Carl Honore, global Guru of the Slow movement and author of insightful books on where we are headed with in the Fast lane. Here he shares insights on the effects of the phone revolution and how smart phones are not always the smartest choice!
When Barack Obama became president of the United States in January, his first victory was not steering the stimulus package through Congress or closing the detention centre at Guantánamo Bay. It was persuading his security staff to let him keep his BlackBerry.
“I won the fight,” declared the new and very relieved leader of the free world.
Obama is not alone in refusing to part with his smartphone. Madonna sleeps with her BlackBerry under her pillow. Celebrities from Paris Hilton to David Beckham are seldom photographed without a mobile in hand. Millions of people are right now communicating on handheld devices in offices, beds, cars, trains, parks, restaurants, on the toilet, in the shower – anywhere they can get a signal.
No wonder the BlackBerry has been dubbed the CrackBerry. Or that hardcore fans of Apple’s rival handset talk of catching iPhoneitis.
But is it fair to liken a smartphone to a hard drug or a mental illness? To blame the new tools of communication for knocking our lives out of balance?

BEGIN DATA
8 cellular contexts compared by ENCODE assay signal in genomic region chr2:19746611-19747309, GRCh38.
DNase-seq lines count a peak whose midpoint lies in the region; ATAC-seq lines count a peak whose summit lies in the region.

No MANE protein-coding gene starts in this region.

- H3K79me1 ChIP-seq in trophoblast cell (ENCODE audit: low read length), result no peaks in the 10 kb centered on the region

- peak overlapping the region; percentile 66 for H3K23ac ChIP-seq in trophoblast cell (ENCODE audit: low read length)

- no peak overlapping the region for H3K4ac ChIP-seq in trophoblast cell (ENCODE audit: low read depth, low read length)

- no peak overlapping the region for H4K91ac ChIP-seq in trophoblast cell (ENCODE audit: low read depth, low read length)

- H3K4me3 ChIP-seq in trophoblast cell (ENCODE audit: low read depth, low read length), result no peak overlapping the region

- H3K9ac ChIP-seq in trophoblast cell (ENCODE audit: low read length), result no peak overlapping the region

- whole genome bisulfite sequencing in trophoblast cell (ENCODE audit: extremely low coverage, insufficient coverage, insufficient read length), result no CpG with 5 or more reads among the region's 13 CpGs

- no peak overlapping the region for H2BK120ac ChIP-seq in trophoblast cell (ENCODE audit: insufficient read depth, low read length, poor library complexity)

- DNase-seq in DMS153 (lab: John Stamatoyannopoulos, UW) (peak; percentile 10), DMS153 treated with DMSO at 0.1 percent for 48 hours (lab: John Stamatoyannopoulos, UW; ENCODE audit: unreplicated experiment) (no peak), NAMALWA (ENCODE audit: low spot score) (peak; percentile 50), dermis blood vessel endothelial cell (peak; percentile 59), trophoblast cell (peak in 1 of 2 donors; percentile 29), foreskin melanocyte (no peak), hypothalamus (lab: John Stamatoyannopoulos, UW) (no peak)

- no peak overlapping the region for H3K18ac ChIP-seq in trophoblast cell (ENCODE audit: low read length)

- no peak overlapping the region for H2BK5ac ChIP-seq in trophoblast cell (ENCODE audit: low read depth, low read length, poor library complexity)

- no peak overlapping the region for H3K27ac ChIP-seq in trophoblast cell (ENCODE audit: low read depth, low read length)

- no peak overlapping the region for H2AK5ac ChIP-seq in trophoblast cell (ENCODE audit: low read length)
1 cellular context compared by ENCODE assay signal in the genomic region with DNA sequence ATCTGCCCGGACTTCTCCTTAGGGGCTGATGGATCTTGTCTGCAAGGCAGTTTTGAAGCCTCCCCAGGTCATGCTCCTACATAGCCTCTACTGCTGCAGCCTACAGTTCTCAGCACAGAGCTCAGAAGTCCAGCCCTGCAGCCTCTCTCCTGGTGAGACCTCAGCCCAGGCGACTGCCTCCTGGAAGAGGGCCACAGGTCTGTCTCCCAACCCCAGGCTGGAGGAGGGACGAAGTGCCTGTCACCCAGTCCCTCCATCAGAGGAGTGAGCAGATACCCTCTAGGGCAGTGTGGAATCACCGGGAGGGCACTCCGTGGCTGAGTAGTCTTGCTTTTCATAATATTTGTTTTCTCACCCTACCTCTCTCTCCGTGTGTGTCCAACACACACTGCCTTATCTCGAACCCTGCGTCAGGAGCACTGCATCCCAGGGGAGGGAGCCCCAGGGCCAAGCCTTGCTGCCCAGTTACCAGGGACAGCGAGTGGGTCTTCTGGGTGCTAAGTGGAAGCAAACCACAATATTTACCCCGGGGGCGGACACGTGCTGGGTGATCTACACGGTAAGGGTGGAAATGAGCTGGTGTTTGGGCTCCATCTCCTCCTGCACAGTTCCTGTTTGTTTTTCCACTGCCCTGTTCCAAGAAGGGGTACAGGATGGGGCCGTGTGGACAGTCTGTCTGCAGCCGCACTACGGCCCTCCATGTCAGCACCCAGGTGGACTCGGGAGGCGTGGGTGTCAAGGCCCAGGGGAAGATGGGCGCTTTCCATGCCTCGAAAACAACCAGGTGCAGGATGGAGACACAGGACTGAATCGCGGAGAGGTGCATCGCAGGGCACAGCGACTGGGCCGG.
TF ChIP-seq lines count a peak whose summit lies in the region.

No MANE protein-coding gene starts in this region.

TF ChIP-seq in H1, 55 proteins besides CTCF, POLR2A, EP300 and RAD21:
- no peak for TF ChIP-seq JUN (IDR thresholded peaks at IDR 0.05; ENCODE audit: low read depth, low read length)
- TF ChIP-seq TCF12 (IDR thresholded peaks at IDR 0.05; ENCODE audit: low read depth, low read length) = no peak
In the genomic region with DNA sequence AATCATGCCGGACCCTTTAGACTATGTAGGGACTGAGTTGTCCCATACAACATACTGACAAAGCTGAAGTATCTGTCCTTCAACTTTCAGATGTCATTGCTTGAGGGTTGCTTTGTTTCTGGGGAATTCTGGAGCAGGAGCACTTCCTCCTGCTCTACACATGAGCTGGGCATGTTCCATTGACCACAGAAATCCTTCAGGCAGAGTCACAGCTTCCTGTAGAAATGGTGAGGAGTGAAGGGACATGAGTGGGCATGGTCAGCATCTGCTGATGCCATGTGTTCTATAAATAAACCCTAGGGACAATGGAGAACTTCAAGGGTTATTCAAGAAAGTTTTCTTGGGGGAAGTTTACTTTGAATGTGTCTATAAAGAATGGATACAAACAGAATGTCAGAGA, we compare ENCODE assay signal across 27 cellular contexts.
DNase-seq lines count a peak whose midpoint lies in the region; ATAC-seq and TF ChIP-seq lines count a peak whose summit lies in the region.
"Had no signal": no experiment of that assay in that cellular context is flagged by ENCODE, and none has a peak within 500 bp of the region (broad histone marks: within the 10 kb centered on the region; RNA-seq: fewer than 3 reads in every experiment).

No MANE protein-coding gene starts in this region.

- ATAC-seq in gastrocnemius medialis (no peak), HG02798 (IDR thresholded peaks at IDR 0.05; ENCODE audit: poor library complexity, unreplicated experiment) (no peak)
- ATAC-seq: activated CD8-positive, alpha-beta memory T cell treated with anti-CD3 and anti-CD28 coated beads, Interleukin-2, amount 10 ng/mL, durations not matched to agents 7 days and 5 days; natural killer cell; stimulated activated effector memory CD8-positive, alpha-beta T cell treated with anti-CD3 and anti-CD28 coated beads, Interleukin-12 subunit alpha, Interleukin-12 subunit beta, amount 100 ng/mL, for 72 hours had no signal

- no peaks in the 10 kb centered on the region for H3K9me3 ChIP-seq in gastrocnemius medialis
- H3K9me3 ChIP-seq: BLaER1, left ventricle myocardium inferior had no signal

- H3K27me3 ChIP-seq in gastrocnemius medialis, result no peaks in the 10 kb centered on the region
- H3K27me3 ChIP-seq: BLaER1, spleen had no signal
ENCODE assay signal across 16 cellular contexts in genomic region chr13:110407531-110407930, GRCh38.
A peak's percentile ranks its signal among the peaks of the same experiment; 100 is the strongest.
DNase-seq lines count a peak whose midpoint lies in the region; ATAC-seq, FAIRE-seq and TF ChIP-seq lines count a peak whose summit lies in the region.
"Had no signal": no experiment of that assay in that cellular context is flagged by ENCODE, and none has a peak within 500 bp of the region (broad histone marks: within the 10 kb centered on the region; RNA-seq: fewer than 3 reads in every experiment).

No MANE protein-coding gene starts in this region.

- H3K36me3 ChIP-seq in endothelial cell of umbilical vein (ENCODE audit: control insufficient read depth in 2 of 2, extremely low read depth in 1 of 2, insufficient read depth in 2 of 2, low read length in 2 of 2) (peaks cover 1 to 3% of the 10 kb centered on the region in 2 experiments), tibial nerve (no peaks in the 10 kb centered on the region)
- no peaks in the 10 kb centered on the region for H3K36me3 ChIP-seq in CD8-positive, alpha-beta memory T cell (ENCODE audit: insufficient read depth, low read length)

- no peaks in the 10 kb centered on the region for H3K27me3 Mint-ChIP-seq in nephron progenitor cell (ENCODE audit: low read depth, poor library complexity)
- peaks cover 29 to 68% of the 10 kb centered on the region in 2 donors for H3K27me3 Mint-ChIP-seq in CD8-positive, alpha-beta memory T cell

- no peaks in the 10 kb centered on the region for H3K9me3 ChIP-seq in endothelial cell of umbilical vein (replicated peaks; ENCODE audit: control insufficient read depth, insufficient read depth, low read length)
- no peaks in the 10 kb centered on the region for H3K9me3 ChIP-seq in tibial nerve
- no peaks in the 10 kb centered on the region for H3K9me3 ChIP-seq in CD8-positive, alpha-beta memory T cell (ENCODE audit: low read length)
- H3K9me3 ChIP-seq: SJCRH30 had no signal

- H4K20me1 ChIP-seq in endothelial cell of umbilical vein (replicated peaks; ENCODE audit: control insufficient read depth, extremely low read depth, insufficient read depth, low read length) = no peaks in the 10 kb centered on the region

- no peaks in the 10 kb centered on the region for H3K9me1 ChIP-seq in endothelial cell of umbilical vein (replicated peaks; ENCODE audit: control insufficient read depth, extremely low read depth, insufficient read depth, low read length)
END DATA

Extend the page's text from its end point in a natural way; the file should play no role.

People often assume that as a proponent of the Slow movement I should be against new technology. They think that slowing down, putting your life in balance, means throwing away the gadgets. Yet nothing could be further from the truth.
I am no Luddite. I love technology and own all the latest high-tech goodies. To me, being able to tap the Web or speak and write to anyone anytime anywhere is exhilarating. By freeing us from the constraints of time and space, mobile communication can help us “seize the moment” and “make the most of now,” which is what the Slow movement is all about.
I live in London, and the other day I met with colleagues from Norway and the United States. A few years ago, we would have flown to a hub city, talked and then flown back again. It would have taken at least a day, probably longer. This being 2009, however, we held a Web conference and finished inside an hour. That same afternoon I was able to take my daughter rollerblading.
The new technology brings us together in ways that seemed like science fiction not long ago. On a recent trip to Canada, I spent a long session on the webcam with my son back in London. We chose the players for our Champions League Fantasy Football team and then watched part of the Chelsea-Juventus match together. Well, not “together” in the traditional sense of the word, but we were a lot closer than we would have been without that long-distance link.